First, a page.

Is it because he ultimately just wants his friend to be happy? Is it that he wants to support Ethan in this choice for his own happiness, even if it results in failure or heartbreak? Well, sure. Of course that’s why … for the most part. But underneath that is another reason, one that these agents encounter every day as they risk their lives, and as they watch their co-workers risk – and lose – theirs.

What’s done is done, and there’s nothing you can do about it.

You can’t bring the dead back to life. You can’t un-make your mistakes. You can’t go back again, and have a do-over. If something happened to you, then it happened, and it will always have happened, and all the wishing and pleading and shame and anger and regret won’t change it one little bit. If someone broke your heart, then you will bear those scars. If you broke someone’s heart, then that someone’s heart will bear those scars. There are no do-overs, no matter how much you want to go back. You can’t go back. What’s done is done, and there is absolutely, under no circumstances, any way ever at all that there is anything you can do about it.

So you might as well let it go, and just move forward.

And that wisdom, couched in Luther’s “congratulations, man,” is more important than any of his cautionary advice.

The Thing I Like About …

Timer: the part where the father’s girlfriend says she removed her timer.

In Timer, a technology – never particularly explained – exists whereby the wearers can know when they will meet their one true soul mate. If your timer is blank, it is likely because your soul mate doesn’t have a timer. Once the timer counts down to zero, when you actually meet your soul mate – some time in the next 24 hours – your respective timers will beep together. And then you’ll know who you’ll be spending the rest of your life with.

Very romantic.

Except your timer may be telling you that you’ll be 43 before you meet your one true love. Or maybe it stays blank forever because your true love is too lazy to get a timer, so you’ll just wander around in perpetual wonderment, feeling like a chump. Or maybe you fall in love with someone who isn’t your “one true love”, and you spend your life feeling like everything’s just temporary.

And maybe it’s all just a huge self-fulfilling prophecy. Maybe since you “know” who your one true love is, you don’t bother to struggle, or question; you don’t bring your fears of rejection or heartache, because you know you won’t be experiencing those. Maybe it wouldn’t really matter who it was, because you trust your timer, and you put your heart where it says to go.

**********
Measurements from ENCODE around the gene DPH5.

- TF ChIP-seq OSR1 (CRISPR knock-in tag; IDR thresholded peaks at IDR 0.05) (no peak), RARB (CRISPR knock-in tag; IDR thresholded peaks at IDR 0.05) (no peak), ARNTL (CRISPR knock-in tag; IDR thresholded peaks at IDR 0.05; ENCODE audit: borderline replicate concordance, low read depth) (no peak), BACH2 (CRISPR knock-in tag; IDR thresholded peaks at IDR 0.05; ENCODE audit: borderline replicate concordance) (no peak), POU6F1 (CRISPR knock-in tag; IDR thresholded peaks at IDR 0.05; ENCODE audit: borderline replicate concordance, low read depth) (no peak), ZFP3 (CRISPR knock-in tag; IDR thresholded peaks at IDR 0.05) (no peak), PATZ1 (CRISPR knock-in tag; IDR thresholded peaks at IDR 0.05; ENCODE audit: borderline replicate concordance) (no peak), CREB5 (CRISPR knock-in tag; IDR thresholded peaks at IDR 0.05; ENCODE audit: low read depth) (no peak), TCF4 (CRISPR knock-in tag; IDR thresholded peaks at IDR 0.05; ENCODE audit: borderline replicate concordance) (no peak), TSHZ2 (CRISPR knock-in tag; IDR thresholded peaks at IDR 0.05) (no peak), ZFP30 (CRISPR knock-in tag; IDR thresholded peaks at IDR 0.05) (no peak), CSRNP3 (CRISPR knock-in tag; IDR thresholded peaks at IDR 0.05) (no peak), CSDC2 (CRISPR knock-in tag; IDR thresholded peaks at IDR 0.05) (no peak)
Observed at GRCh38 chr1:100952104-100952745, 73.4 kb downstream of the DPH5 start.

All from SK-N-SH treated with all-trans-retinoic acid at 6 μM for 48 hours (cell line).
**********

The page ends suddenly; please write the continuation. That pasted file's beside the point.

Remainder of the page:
The main character’s father lives with a woman who has removed her timer. When she’s asked why she had it removed, she explains, “Well, your father’s not my One, but I love him, so …”

She’s chosen with her present heart, rather than waiting for some “One” that had yet to appear in her life. She’s chosen with her present heart, so that she can live and love and be happy now.

In the real world, we long to find our “One” – that person who we are guaranteed – guaranteed – to be with happily ever after, forever. But when we wait for that guarantee, we lose out on today, on this moment, on this experience, on this person to whom our hearts are drawn. When we wait for that guarantee, we don’t allow ourselves to learn, or grow, or change, but instead stay distressingly constant as we give our power to whomever or whatever we feel will offer that guarantee.

When we wait for guarantees, we die a little, and we don’t make room for the love we’re feeling, or for the life we want. When we accept that there aren’t any guarantees, we can make a decision. When we accept that there aren’t any guarantees, our hearts can fulfill their own prophecies. When we accept that there aren’t any guarantees, we can be happy right now.

What are you waiting for?


The Thing I Like About …

House: the one where he sits with the detective and plays music.

Dr. House is not a likeable man; we like watching him, because he’s smart and funny and interesting and he gets away with the kind of bluntness and sarcasm we would like to get away with. But he’s a very broken person, carrying tons of baggage and full of neuroses, and if we actually knew someone like that in real life we would hate him with every fiber of our being. The only reason we like him at all is that we are also sometimes broken and baggage-laden and neurotic, so we understand. We get it … but we wouldn’t like a person like that in real life.

Dr. House “hires” a detective (he never pays the people he hires because he’s a jerk) to follow his staff, his boss, and his best friend. The detective develops a friendship with House, although neither would probably admit it. The detective waits in House’s apartment, playing the piano; when House comes home, he and the detective discuss all the things that are wrong with House, and all of the reasons the detective should probably not work for House anymore. They discuss this bluntly while the detective plays the piano and House plays his guitar. It’s a moment of brutal honesty, true camaraderie, and excellent music.

This moment is what we’re all looking for: the friend who knows exactly and precisely what we are, calls us on it … then accepts it anyway, and sits with us making beautiful music in the midst of all the things that are “wrong” with us. It’s what House looks for through the entire series but really doesn’t think he deserves. It’s the real reason we like House just fine – because we’re sometimes broken and baggage-laden and neurotic, and we want to be forgiven for it. It’s the reason we say we wouldn’t like someone like him in real life – because we’re all like him to some degree or other, and we’re not sure if we’ll ever find friendship with people who really know us but who can still focus on the beauty that we offer, who see all of our truths but accept the bitter with the sweet.

We want honesty, truth, friendship and beauty … but we don’t think we can have all of those things together. But why not? If House can find it, surely we can.

The Thing I Like About …

Sleepy Hollow (TV-2013):  Ichabod.